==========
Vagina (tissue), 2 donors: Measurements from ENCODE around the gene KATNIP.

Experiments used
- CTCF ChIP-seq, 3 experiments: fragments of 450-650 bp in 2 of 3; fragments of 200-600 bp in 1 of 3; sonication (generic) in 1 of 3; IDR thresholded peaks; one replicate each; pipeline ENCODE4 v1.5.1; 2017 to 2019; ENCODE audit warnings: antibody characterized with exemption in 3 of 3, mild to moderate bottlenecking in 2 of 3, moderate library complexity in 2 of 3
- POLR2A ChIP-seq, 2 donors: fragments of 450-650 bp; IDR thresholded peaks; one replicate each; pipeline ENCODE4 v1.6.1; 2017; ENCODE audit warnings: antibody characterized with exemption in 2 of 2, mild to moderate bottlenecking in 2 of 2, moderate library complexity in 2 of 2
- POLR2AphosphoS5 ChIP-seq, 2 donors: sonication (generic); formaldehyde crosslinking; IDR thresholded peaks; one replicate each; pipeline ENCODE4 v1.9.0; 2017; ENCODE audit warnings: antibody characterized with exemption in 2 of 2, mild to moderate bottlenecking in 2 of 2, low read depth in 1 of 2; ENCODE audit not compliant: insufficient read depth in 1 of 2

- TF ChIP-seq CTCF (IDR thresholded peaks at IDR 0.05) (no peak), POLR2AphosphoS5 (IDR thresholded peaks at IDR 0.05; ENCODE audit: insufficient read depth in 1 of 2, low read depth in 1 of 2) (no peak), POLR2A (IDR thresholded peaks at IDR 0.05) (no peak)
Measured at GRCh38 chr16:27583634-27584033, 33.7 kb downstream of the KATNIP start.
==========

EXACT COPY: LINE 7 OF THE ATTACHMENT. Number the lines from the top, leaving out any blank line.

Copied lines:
Measured at GRCh38 chr16:27583634-27584033, 33.7 kb downstream of the KATNIP start.